Later the same evening, however, Carrasco called Lt. Col. Christopher Starling, the RCT-2 S-3 (Operations) Officer to inform him of the inaccurate content of Pool’s press release. Carrasco told Starling that Kilo’s Marines “were taking fire from buildings that they had to go in and clear those buildings. When they got into the buildings there were civilians,” Starling said in a statement to NCIS investigators. “They had to clear buildings and some of the NKIA (civilian dead) were inside the structures.”

In addition, Capt. Jeffrey Dinsmore, 3/1’s S-2 (intelligence officer) prepared a story board the same day and used it to brief Maj Gen. Richard A. Huck, the 2nd Division commander. Huck had no questions for the 3/1 staff nor did he request ‘a detailed assessment of how these civilians died,’ the evidence shows. All of this material was available to Pool and anyone else in authority concerned enough to ask for it. Nobody did until media inquires alleging a massacre at Haditha began appearing.

When the initial press report was later changed to reflect that the civilians had been killed by a squad of Kilo Company Marines storming four houses occupied by insurgent gunmen it touched off a press furor. The resulting media frenzy sparked world-wide condemnation of the Marines. Public pressure, fueled largely by a series of reports in Time magazine, was trumpeted by Congressman John Murtha (Dem-PA) as gospel.

Last year Murtha publicly labeled the Marines cold-blooded murderers and liars who covered up the crime to protect their skins. He repeatedly told reporters interviewing him on CNN and other news outlets that he obtained his evidence from the Time magazine stories. His influence both as a former Marine colonel and House appropriations czar for the Marine Corps made him a fearsome antagonist. Pragmatic Marine generals reportedly don’t fool around with Mother Murtha. 

According to a June 4, 2006 Time magazine story called “How Haditha Came to Light,” Time reporter Aparisim Ghosh got the word on March 14 2006 that the Iraqis had been killed by Marines and not an insurgent IED. That is when a U.S. military official in Baghdad “finally” responded to his inquiries, he said.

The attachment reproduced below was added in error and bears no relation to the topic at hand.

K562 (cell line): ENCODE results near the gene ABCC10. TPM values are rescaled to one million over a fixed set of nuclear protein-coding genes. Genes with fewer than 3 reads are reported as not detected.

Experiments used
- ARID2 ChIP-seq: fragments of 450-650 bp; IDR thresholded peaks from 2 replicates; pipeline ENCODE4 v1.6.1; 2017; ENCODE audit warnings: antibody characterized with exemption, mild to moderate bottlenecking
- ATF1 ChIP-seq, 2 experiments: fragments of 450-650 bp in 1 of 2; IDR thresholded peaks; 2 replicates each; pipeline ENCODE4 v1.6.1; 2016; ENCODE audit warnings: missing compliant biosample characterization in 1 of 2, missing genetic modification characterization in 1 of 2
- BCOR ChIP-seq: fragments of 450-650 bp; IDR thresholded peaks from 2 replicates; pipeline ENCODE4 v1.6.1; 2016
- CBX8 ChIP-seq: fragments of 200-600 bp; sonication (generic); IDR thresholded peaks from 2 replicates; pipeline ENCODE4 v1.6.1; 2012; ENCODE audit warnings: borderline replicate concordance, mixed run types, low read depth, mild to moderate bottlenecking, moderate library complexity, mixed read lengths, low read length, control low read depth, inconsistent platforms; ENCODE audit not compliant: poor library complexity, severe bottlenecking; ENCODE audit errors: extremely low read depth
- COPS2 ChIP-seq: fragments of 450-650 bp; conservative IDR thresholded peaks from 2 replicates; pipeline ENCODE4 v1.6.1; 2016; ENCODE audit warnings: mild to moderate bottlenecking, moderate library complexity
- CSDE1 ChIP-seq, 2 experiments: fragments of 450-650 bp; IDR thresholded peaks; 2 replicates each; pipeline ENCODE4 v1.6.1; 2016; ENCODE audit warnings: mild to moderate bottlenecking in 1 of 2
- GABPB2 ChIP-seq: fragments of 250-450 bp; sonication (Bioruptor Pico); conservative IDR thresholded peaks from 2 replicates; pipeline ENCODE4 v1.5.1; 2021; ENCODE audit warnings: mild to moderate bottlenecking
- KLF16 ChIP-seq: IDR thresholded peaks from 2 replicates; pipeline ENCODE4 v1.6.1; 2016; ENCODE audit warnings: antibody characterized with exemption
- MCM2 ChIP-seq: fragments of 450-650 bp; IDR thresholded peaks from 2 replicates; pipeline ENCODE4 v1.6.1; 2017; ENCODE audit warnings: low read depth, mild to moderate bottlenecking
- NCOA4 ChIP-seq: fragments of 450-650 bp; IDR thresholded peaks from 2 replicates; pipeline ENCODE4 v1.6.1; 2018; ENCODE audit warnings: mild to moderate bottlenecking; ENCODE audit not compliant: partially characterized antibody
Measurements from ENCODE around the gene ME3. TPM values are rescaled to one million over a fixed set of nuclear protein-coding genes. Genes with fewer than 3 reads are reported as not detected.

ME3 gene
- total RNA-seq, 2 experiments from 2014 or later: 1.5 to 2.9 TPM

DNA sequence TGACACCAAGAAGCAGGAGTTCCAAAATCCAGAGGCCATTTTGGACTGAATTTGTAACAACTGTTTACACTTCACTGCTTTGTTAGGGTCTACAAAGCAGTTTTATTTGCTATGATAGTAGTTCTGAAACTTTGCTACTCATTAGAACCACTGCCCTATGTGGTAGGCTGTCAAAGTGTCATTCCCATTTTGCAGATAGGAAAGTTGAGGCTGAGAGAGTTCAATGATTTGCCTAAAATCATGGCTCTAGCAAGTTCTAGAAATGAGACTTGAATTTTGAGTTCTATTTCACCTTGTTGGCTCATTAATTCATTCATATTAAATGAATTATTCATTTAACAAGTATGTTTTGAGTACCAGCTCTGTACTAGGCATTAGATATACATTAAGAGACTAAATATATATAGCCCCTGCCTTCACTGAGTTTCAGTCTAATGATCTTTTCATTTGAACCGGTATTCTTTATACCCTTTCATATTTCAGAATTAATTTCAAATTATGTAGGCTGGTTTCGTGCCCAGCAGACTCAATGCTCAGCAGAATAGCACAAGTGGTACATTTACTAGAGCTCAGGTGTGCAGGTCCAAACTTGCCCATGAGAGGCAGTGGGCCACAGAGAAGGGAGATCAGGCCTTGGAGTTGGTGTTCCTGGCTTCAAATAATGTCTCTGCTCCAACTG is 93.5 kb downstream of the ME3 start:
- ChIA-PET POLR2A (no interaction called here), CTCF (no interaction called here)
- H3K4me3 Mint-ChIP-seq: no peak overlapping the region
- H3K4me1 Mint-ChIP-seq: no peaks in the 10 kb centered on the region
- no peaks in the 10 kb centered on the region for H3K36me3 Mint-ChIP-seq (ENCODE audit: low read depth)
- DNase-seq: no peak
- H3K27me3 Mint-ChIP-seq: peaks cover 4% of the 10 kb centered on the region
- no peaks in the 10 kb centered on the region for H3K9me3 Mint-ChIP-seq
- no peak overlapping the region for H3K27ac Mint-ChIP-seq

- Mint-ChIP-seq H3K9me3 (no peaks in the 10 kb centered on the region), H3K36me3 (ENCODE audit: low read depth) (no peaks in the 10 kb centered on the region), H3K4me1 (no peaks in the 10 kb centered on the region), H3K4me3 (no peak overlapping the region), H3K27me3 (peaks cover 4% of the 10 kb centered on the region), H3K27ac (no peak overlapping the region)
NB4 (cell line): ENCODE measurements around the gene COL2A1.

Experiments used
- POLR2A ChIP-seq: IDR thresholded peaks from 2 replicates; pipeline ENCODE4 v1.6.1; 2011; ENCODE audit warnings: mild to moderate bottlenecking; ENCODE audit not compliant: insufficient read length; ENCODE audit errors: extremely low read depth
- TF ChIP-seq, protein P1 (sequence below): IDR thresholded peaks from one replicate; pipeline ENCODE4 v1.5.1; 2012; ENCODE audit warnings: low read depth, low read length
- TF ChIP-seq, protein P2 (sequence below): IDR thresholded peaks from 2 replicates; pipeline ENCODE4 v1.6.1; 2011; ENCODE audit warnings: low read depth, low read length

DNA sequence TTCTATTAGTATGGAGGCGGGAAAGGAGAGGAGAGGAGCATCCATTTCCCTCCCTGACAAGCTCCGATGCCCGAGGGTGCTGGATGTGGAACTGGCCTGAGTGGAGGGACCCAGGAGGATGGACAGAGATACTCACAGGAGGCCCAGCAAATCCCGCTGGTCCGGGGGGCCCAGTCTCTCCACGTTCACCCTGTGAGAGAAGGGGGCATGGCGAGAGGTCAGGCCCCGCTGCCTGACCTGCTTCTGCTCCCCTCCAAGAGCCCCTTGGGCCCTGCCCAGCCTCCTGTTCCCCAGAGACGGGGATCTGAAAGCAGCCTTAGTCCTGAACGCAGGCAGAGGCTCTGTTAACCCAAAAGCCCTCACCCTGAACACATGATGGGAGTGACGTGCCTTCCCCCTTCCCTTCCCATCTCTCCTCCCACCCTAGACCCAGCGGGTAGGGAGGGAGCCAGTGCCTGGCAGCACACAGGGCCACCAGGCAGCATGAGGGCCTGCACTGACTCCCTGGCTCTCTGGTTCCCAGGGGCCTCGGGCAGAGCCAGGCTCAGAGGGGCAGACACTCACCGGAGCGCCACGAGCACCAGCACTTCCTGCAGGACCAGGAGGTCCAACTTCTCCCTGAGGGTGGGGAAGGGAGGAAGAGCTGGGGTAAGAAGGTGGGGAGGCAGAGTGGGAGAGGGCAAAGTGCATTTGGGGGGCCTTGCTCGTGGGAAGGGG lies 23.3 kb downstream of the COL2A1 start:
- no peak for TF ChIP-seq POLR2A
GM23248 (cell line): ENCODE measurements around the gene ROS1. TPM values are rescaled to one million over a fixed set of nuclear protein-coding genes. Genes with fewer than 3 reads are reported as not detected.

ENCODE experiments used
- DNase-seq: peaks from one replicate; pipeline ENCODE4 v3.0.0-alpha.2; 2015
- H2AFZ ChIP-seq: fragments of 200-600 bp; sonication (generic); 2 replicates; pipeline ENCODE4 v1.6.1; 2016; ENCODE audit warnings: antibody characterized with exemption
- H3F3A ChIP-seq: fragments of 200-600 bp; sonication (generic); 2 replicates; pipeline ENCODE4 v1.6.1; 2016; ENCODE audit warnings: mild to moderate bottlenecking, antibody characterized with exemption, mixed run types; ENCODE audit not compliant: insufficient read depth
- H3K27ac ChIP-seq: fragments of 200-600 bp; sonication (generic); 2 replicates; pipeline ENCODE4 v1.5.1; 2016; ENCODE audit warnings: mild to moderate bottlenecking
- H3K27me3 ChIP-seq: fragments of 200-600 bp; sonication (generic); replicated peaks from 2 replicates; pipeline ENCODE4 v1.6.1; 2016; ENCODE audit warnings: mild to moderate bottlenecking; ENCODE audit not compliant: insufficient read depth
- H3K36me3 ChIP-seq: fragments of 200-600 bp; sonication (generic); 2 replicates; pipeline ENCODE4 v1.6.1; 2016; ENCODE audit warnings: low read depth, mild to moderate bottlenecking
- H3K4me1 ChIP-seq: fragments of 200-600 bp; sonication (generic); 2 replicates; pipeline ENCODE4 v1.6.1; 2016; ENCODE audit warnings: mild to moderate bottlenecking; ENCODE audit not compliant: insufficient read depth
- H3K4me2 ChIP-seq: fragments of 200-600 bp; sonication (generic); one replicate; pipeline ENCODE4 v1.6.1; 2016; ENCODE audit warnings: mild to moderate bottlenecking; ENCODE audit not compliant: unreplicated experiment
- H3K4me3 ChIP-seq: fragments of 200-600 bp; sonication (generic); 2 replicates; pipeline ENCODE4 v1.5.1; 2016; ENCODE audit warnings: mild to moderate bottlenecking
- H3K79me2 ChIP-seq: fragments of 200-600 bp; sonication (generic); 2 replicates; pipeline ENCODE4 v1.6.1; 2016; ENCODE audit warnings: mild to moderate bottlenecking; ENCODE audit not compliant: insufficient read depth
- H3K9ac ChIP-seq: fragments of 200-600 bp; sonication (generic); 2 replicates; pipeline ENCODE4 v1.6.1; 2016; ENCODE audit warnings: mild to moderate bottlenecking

In Ghosh’s account it took military authorities in Baghdad almost four months to find out from Marines what really happened at Haditha on November 19, 2005. According to the official, “the probe concluded that the civilians were in fact killed by Marines and not by an insurgent’s bomb; that the civilian deaths appeared to be the result of “collateral damage” rather than malicious intent.” 

The probe: was in fact a routine Request for Information that came down to 3/1 from a Marine Expeditionary Force (MEF) officer wishing to know what happened at Haditha the preceding November. The RIF indicated MEF PAOs were receiving reports of atrocities of some sort at Haditha.

By then Time magazine reporter Tim McGirk had already broken the story of the alleged massacre using video tape and the personal accounts provided by Thaer [Taher] al-Hadithi and Ali Omar Abrahem al-Mashadani for evidence. McGirk elevated the two Iraqi men to near sainthood for being unwavering human rights advocates, as well as ‘budding’ journalists and well-intentioned ‘students.’ It would be more than a year before evidence emerged that clearly showed McGirk was an unwitting tool of a brilliant intelligence coup perpetrated by al-Hadithi and al-Mashadani. Many Marines believe the damage to Marine Corps morale by McGirk’s star witnesses could last for years.

Ironically, in the same Time story writer Jeffrey Kluger said, “If there is any beneficiary at all of the tragedy, it is Hammurabi, the human-rights group, which is flooded with new volunteers and free to do its work more aggressively.”

Nathaniel Helms
Defend Our Marines
9 August 2007

Note: Nat Helms served three tours in Vietnam and, most recently, is the author of My Men Are My Heroes: The Brad Kasal Story (Meredith Books, 2007)